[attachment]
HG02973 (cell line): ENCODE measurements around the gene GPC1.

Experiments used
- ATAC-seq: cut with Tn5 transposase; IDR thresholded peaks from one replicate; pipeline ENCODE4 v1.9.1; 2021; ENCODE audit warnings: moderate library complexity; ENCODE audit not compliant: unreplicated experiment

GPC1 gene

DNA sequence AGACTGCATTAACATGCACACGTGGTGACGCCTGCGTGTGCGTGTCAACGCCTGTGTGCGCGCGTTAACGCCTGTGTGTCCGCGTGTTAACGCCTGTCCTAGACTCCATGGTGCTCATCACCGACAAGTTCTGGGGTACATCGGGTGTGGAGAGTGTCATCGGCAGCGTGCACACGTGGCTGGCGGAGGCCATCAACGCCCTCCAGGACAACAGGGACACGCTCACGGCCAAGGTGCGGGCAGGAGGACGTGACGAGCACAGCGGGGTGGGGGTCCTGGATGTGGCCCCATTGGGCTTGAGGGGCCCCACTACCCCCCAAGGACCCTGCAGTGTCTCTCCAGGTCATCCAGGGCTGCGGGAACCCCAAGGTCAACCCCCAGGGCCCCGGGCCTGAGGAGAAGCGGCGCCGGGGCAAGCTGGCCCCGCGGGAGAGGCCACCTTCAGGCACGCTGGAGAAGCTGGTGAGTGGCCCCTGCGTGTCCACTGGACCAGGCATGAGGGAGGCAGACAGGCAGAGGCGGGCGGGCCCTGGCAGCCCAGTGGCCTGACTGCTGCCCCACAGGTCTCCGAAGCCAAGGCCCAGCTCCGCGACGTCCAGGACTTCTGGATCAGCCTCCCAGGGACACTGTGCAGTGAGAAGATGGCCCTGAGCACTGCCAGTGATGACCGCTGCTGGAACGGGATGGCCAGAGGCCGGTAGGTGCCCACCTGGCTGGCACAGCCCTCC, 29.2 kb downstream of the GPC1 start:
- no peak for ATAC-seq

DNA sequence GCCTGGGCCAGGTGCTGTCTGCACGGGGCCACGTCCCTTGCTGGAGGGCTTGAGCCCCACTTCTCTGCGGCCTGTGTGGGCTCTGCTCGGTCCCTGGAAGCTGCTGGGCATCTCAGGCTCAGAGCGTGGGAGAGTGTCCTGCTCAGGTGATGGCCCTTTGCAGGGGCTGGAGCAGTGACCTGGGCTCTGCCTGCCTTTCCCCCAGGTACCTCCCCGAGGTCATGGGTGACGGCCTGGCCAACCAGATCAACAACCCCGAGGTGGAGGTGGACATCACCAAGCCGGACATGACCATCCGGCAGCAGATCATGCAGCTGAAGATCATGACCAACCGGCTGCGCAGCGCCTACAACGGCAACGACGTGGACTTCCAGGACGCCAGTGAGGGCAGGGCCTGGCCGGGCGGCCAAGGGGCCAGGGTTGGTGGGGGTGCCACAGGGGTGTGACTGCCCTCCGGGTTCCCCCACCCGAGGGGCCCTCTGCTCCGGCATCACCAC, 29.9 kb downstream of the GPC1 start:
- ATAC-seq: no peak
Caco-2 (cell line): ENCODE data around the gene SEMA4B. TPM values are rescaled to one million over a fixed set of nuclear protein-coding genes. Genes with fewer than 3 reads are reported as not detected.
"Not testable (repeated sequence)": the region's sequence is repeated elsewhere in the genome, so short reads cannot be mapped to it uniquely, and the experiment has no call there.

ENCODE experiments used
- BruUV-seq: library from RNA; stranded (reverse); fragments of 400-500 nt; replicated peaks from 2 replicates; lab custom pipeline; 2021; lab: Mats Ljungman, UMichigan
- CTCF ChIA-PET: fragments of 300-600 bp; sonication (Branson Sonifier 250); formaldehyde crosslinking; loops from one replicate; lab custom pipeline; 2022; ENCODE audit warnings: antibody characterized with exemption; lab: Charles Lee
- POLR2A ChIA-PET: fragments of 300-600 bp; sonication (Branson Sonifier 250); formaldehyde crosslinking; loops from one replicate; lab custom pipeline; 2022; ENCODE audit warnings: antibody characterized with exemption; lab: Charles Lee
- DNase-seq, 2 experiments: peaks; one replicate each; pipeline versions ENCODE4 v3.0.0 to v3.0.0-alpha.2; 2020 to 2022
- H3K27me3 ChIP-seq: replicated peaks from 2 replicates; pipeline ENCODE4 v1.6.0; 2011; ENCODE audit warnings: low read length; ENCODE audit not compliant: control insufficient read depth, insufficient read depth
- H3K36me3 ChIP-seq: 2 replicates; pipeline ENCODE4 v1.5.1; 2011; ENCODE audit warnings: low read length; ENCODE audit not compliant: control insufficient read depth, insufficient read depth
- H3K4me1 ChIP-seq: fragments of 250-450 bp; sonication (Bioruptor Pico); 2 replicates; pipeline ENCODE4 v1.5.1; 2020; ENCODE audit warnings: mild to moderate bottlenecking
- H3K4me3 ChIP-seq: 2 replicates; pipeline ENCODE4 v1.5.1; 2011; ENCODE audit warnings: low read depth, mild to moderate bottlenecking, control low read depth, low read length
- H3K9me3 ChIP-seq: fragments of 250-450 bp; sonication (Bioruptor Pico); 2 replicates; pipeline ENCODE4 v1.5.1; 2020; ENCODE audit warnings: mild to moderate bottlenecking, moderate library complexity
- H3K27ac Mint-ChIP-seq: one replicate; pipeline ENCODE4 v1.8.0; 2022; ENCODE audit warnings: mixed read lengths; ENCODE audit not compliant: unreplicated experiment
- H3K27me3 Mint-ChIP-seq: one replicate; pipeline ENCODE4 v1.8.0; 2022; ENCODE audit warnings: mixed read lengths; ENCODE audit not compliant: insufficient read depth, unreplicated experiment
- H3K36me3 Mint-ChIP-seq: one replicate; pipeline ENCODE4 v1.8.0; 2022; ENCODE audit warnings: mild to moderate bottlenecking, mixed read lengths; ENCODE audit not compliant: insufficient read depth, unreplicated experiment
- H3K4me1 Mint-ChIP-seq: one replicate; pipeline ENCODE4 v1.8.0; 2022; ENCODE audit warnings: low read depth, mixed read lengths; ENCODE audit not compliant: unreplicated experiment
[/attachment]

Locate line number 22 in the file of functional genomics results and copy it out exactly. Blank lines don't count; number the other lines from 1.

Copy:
- H3K27me3 Mint-ChIP-seq: one replicate; pipeline ENCODE4 v1.8.0; 2022; ENCODE audit warnings: mixed read lengths; ENCODE audit not compliant: insufficient read depth, unreplicated experiment